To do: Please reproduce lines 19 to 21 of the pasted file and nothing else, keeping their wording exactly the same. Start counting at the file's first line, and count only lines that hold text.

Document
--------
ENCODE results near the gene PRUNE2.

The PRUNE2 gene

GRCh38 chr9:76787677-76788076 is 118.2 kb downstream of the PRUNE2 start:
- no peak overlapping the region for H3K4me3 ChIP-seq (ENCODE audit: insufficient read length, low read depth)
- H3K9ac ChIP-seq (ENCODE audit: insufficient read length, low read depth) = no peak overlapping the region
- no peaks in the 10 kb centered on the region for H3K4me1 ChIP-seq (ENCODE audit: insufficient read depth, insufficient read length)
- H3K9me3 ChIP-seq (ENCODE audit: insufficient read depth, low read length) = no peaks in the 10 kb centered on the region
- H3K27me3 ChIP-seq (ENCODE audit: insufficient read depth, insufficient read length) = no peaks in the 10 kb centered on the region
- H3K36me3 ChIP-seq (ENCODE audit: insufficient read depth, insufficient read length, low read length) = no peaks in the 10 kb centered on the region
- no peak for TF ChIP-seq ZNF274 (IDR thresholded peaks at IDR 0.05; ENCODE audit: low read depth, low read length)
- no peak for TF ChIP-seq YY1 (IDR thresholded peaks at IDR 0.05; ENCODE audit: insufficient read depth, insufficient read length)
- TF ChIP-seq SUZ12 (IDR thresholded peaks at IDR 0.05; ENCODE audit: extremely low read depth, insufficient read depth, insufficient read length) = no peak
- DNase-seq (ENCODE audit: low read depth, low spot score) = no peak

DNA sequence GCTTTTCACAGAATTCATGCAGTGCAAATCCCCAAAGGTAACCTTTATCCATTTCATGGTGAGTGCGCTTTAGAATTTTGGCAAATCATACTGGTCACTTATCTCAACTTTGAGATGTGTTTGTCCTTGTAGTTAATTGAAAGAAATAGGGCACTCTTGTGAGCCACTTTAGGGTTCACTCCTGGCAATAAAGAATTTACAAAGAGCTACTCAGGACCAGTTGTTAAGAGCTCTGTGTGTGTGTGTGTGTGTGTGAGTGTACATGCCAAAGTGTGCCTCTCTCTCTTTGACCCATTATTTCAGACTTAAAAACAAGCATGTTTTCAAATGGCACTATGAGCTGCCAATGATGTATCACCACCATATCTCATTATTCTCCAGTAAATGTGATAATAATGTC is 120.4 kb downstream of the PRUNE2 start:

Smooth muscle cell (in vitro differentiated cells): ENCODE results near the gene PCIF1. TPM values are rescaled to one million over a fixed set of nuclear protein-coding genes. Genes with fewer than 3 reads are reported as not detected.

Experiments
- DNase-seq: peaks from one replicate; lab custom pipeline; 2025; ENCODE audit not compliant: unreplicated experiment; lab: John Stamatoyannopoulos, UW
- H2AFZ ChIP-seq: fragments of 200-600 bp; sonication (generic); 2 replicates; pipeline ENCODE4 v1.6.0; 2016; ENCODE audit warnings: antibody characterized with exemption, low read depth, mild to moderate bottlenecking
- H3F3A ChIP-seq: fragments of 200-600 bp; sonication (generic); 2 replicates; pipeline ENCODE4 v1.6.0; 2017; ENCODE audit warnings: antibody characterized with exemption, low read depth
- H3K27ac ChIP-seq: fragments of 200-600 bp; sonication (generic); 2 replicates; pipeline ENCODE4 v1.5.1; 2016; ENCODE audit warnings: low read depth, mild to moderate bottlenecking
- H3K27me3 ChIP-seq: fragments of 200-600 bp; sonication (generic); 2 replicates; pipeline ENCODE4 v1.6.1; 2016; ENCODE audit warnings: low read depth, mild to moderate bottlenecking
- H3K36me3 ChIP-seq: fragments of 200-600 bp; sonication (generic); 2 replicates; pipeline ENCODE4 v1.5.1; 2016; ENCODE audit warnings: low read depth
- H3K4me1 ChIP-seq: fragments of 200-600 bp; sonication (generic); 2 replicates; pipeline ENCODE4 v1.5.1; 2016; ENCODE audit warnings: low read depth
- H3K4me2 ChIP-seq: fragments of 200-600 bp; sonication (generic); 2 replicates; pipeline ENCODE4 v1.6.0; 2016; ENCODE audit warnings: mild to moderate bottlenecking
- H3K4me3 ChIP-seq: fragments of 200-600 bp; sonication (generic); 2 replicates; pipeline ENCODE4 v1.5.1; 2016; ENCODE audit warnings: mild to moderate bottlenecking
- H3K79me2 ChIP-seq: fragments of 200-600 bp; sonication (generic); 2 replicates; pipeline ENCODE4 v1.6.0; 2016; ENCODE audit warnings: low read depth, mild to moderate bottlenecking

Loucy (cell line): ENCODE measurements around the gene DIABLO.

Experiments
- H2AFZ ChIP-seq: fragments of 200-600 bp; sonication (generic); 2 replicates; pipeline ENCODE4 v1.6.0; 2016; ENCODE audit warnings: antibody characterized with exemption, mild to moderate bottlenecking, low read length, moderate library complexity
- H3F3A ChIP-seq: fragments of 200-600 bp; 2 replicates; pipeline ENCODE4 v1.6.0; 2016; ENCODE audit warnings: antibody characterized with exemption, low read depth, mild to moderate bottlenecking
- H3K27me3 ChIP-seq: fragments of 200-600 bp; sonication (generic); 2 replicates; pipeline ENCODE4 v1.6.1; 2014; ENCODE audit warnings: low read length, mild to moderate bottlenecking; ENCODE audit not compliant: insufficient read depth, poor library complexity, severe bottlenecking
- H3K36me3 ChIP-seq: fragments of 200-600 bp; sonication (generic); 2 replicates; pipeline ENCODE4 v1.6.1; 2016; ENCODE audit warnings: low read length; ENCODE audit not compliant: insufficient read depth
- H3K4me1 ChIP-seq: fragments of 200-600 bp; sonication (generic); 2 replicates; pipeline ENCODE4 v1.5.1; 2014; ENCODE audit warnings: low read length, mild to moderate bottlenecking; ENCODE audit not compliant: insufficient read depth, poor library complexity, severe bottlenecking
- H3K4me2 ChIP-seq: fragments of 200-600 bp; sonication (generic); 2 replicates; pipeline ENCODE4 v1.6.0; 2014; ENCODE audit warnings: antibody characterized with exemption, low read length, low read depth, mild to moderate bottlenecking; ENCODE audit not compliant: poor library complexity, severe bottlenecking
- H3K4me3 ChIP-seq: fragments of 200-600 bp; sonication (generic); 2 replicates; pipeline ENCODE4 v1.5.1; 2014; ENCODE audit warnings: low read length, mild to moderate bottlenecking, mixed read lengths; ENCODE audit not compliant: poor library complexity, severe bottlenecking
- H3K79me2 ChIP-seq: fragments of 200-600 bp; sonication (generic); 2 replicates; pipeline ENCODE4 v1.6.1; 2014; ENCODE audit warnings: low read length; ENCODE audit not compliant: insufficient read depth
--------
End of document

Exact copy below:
- H3F3A ChIP-seq: fragments of 200-600 bp; sonication (generic); 2 replicates; pipeline ENCODE4 v1.6.0; 2017; ENCODE audit warnings: antibody characterized with exemption, low read depth
- H3K27ac ChIP-seq: fragments of 200-600 bp; sonication (generic); 2 replicates; pipeline ENCODE4 v1.5.1; 2016; ENCODE audit warnings: low read depth, mild to moderate bottlenecking
- H3K27me3 ChIP-seq: fragments of 200-600 bp; sonication (generic); 2 replicates; pipeline ENCODE4 v1.6.1; 2016; ENCODE audit warnings: low read depth, mild to moderate bottlenecking